Apart from glycolysis, glycogen synthesis, and urea cycle analysis, the toxic profile of a few free radicals, such as superoxide and hydroxide, and their response to adult hepatocytes in different oxygenation conditions are very important parameters for the development of bioreactor-based bioartificial liver support. Toxic molecules such as superoxide and hydroxide radicals can be found in cells due to the presence of oxygen along with other products of normal metabolic processes. Superoxide is the most important free radical in the body. SOD is also responsible for the conversion of superoxide into oxygen and peroxide. Catalase is frequently used by cells to rapidly catalyze the decomposition of hydrogen peroxide into less reactive gaseous oxygen and water molecules. The effect of hyperoxia (40% O2) on hepatocytes is shown in Fig. 7, where the mRNA expression of catalase and SOD was upregulated (Fig. 7). Hydrogen peroxide is destroyed by peroxidase, which reduces H2O2 to water. The biotransformation activity was only presented by the expression of the cytochrome peroxidase gene (CYP 2E1 gene), which was downregulated in all cases (Fig. 8A). In addition to these free radicals, we analyzed the expression of the liver-specific enzyme UGT, which is responsible for bilirubin disposal. An abnormality in this enzyme results in Gilbert’s syndrome and jaundice. The expression of phase II enzyme UGT is upregulated in 20% oxygen condition compared with that in other oxygen conditions (Fig. 8B). Taken together, 20% oxygenation is an optimal condition for almost all experiments in this paper for the development of bioreactor-based bioartificial liver support. The optimum oxygenation for albumin production, urea synthesis, glucose consumption, and lactate production is shown in Supplementary Fig. 1A. The assignment of EC numbers to Kyoto Encyclopedia of Genes and Genomes pathway is shown in Supplementary Fig. 1B. The metabolic pathways of glycolysis, the urea cycle, glycogen synthesis, and galactose metabolism are shown in Supplementary Fig. 1B–E, respectively (for all supplementary material see www.cellphysiolbiochem.com).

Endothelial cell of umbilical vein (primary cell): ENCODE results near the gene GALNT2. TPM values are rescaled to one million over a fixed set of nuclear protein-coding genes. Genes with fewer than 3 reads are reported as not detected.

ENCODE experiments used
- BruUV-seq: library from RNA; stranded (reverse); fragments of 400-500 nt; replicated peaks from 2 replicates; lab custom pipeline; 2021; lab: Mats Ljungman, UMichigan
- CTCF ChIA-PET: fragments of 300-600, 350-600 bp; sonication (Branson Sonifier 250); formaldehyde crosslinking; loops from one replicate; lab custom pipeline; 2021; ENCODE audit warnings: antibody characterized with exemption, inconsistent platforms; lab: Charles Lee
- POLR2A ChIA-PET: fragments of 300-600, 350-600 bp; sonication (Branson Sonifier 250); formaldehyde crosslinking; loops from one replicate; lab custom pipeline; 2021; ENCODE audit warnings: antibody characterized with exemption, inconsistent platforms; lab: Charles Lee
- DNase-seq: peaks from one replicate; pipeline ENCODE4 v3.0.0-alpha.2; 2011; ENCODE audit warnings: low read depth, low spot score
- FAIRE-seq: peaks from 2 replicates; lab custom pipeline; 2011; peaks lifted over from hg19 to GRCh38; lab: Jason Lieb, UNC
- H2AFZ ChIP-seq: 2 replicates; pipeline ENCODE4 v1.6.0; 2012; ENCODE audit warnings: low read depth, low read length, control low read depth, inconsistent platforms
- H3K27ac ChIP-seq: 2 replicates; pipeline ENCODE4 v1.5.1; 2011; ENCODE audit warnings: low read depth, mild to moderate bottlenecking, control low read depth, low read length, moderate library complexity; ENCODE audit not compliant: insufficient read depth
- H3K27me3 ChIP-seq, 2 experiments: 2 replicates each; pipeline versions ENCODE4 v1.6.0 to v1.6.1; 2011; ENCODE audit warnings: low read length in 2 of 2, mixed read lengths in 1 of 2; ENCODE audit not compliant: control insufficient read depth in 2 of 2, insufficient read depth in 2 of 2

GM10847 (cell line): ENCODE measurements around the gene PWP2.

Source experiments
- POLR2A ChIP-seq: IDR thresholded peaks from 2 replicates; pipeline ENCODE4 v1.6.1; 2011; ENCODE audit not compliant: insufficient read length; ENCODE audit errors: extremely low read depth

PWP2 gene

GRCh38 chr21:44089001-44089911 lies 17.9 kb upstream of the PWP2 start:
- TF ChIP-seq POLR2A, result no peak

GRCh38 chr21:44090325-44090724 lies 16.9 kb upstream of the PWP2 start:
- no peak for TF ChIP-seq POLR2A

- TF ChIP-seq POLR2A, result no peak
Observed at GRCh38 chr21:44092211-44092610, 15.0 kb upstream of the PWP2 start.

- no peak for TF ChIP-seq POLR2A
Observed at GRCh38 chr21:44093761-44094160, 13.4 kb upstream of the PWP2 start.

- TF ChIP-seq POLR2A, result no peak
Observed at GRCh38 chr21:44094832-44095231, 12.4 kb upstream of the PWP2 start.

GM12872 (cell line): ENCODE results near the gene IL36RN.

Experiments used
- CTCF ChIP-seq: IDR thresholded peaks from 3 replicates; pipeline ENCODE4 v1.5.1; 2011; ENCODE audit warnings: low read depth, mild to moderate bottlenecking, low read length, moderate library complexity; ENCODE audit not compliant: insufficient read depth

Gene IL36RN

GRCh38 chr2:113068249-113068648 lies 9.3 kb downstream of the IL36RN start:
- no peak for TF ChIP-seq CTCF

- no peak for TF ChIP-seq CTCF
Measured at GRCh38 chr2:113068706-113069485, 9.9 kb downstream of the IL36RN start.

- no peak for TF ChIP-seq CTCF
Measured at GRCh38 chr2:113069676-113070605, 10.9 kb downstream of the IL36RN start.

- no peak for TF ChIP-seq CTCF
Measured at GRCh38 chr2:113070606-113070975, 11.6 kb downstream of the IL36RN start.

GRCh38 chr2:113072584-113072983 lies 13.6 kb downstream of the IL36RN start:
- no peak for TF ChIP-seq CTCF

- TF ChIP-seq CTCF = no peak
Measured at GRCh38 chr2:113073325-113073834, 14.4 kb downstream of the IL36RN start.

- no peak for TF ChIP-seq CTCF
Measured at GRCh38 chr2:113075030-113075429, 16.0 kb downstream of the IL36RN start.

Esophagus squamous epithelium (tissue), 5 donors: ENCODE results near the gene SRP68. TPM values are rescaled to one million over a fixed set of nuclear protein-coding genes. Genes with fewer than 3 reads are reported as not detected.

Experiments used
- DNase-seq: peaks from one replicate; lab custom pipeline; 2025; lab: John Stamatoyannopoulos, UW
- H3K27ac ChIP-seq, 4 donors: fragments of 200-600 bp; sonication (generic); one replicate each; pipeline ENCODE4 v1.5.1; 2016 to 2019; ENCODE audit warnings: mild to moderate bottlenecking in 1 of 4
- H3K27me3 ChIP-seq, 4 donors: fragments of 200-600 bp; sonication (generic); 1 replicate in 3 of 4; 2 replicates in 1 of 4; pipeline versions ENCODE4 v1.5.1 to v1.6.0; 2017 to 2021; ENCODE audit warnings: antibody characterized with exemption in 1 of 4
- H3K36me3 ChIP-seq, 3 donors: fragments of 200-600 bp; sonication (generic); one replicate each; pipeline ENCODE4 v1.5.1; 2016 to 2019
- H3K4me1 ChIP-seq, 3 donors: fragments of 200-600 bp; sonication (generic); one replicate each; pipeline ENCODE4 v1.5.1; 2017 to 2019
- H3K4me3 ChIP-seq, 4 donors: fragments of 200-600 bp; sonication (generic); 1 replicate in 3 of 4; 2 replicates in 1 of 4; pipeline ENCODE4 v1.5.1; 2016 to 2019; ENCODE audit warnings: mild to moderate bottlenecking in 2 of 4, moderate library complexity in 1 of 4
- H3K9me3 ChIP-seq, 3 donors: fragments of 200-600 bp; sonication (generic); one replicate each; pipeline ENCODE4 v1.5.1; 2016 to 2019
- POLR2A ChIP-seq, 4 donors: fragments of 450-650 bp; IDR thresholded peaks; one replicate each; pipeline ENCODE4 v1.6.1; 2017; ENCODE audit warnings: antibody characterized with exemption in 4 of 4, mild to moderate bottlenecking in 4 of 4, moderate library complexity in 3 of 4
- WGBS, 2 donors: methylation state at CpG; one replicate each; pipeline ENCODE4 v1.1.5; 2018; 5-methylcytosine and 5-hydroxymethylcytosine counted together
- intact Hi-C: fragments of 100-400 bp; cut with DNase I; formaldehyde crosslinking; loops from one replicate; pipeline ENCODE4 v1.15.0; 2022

Generally, oxygen is depleted very quickly compared with other nutrients (glucose and amino acids). Proper oxygenation is important to many aspects of the liver phenotype so that the cultured hepatocytes do not become hypoxic and can meet all metabolic demands. The effects of growth factors, peptide hormones, and cytokines are greatly influenced and greatly disrupted by high perfusion rates in vitro. Previously, we evaluated hepatic functions in our bioreactor device. We created a highly tailored microenvironment. Our bioreactor devices aimed towards large-scale culture for extracorporeal liver support as well as drug development. Perfusion culture conditions are superior for metabolic functions such as urea genesis compared with static culture conditions , while insulin uptake and stimulation of glucokinase and pyruvate kinase are more physiological in the perfused system . The perfusion flow of the present bioreactor device was established previously in preclinical research and in a pig model in a translational setting. There was significant improvement compared to previous bioreactor devices, particularly for evaluating the potential effects of oxygenation on the genes of hepatic metabolic pathways, such as glycolysis (glucokinase, phosphofructokinase, and pyruvate kinase), glycogen synthesis (glycogen synthetase, UTP glucose-1-phosphate uridylylisomerase, phosphoglucomutase, and glycogen phosphorylase), the urea cycle (arginase, ornithine carbomoyltransferase, fumarate hydratase), oxidative reabsorption (peroxidase), and cytochrome peroxides (catalase and SOD), which might have implications in liver tissue engineering as well as bioartificial liver support, since our bioreactor simulates the liver microenvironment of liver.